fantastic

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trip the light fantastic

To dance. Taken from the John Milton poem L'Allegro: "Come and trip it as ye go / On the light fantastic toe." Of course, the best part of a wedding is when everyone trips the light fantastic into the wee hours of the morning.
See also: fantastic, light, trip

trip the light fantastic

Jocular to dance. Shall we go trip the light fantastic?
See also: fantastic, light, trip

trip the light fantastic

Dance, as in Let's go out tonight and trip the light fantastic. This expression was originated by John Milton in L'Allegro (1632): "Come and trip it as ye go, On the light fantastick toe." The idiom uses trip in the sense of "a light, tripping step," and although fantastick was never the name of any particular dance, it survived and was given revived currency in James W. Blake's immensely popular song, The Sidewalks of New York (1894).
See also: fantastic, light, trip

trip the light fantastic

dance. humorous
This expression comes from the invitation to dance in John Milton 's poem ‘L'Allegro’ ( 1645 ): ‘Come, and trip it as ye go On the light fantastic toe’.
See also: fantastic, light, trip

trip the light fantastic

To dance.
See also: fantastic, light, trip

trip the light fantastic, to

To dance. This locution was coined by John Milton, who wrote, “Come, and trip it as ye go, On the light fantastick toe” (“L’Allegro,” 1632). For some reason it caught on (although fantastick was not then, and never became, the name of a particular dance). James W. Blake used it in the lyrics to a very popular Gay Nineties song, “The Sidewalks of New York” (1894): “We tripped the light fantastic—On the sidewalks of New York.”
See also: light, trip

trip the light fantastic

Dance. The phrase comes from John Milton's poem “L'Allegro”: “Come and trip it as ye go / On the light fantastic toe.” “Trip” did not mean to stub your toe and fall. On the contrary it meant “to move lightly and nimbly.”
See also: fantastic, light, trip
References in classic literature ?
He longed to see the curious table-napkins wrought for the Priest of the Sun, on which were displayed all the dainties and viands that could be wanted for a feast; the mortuary cloth of King Chilperic, with its three hundred golden bees; the fantastic robes that excited the indignation of the Bishop of Pontus and were figured with "lions, panthers, bears, dogs, forests, rocks, hunters--all, in fact, that a painter can copy from nature"; and the coat that Charles of Orleans once wore, on the sleeves of which were embroidered the verses of a song beginning "Madame, je suis tout joyeux," the musical accompaniment of the words being wrought in gold thread, and each note, of square shape in those days, formed with four pearls.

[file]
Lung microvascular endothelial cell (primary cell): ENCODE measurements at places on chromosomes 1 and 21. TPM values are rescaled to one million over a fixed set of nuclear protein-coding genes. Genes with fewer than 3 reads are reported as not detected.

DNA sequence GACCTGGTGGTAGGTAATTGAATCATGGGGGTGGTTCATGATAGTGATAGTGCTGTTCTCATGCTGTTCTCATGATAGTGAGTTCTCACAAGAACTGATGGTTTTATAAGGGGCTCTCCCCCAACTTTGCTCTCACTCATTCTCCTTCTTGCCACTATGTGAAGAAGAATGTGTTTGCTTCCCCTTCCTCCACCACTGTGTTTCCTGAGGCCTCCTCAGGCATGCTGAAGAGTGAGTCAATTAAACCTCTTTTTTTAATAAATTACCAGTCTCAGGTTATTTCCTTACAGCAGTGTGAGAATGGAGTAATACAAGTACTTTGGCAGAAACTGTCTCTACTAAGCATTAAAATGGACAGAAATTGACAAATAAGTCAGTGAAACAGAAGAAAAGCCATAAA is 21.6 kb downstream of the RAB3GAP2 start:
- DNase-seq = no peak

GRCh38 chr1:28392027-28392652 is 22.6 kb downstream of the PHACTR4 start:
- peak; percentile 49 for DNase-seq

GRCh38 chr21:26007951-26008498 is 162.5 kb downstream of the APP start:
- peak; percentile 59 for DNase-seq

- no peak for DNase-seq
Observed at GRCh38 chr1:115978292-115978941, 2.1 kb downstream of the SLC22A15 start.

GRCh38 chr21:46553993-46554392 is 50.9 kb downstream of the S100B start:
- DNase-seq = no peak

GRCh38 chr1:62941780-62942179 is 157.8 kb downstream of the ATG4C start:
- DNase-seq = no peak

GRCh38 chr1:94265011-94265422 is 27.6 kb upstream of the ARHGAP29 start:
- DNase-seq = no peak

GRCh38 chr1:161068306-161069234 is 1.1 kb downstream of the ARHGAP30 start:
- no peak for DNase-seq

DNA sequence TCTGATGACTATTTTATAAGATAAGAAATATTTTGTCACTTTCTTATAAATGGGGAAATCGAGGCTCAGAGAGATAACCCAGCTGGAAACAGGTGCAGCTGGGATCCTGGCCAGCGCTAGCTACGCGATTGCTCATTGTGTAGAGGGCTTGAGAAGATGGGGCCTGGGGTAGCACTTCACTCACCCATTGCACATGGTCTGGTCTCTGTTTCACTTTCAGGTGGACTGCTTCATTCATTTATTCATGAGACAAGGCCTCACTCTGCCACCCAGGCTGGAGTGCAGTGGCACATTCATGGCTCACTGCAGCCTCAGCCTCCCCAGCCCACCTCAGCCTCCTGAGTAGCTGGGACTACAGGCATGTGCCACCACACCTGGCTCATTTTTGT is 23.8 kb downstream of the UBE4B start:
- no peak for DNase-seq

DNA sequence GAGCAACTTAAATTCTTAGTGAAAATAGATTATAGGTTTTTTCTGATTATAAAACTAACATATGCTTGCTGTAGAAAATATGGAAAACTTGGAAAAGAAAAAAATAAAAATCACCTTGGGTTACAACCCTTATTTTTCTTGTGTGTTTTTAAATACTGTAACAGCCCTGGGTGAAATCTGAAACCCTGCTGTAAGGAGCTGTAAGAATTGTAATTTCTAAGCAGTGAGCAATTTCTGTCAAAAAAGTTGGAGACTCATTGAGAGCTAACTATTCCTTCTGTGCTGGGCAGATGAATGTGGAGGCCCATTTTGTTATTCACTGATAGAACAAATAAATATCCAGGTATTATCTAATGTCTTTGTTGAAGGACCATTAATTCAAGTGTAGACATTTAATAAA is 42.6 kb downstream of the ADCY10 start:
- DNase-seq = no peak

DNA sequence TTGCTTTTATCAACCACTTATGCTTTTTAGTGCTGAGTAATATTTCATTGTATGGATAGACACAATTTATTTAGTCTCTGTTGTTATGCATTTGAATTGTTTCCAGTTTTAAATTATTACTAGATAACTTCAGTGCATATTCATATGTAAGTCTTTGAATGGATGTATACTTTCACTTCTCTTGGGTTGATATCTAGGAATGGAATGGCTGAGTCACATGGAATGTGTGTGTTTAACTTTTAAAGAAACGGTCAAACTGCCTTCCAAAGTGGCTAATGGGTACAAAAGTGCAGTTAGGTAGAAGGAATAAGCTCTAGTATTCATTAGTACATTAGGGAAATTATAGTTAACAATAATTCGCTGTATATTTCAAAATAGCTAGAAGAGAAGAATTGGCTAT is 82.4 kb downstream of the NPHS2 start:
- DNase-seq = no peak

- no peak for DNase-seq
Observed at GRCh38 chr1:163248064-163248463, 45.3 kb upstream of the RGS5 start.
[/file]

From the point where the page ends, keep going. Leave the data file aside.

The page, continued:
What of George Willoughby, with his powdered hair and fantastic patches?
If anything were to happen (though indeed I don't believe in it and think you quite incapable of it), yet in case you were taken during these forty or fifty hours with the notion of putting an end to the business in some other way, in some fantastic fashion--laying hands on yourself--(it's an absurd proposition, but you must forgive me for it) do leave a brief but precise note, only two lines, and mention the stone.
"Curious anomaly, fantastic element!" said an ingenious naturalist, "in which the animal kingdom blossoms, and the vegetable does not!"
But only for a moment they hesitated, and then with one accord they again took up their fantastic advance upon their prey; but even then a sudden crashing in the jungle behind them brought them once more to a halt, and as they turned to look in the direction of this new noise there broke upon their startled visions a sight that may well have frozen the blood of braver men than the Wagambi.
In one interview lasting about two minutes,I counted seven fantastics.
If star is the most overused word, second place must surely go to fantastic to describe anything or anyone slightly above mediocre.
Fantastic replaced fabulous (or fab) about 10 years a go.
Roll on the end of the age of fantastic. Even the most modest dictionary will supply a welter of alternatives.
Groups of men, crossdressing, who called themselves the Fantastics or Fantasticals, masqueraded on Thanksgiving beginning in the 1780s.
An editorial in a Pennsylvania newspaper in 1870 defended the Fantastics, on the grounds that "it is better to be merry than sad, and if, as some genial writer asserts, a good hearty laugh takes a nail out of your coffin, a parade of the fantasticals can not fail to lessen the bills of mortality."(19) The New York Times in 1885 regarded the Fantastics as "hilarious" and "quaint."(20) In New York City the police and an occasional politician joined the parade.
A broader attack on the Fantastics began in these years as well.
* In honor of its 30th anniversary, Fantastic Sams aims to break its record for charitable giving, according to company executives.
For the past three years, Fantastic Sams has partnered with Locks of Love, a national non-profit organization that helps hundreds of financially disadvantaged children who suffer from long-term medical hair loss by providing them with custom-fitted hairpieces.
This year, Fantastic Sams' more than 1,300 franchises worldwide will pull together as "Fantastic Friends" to bring that total to $30,000 and 10,000 ponytails for Locks of Love.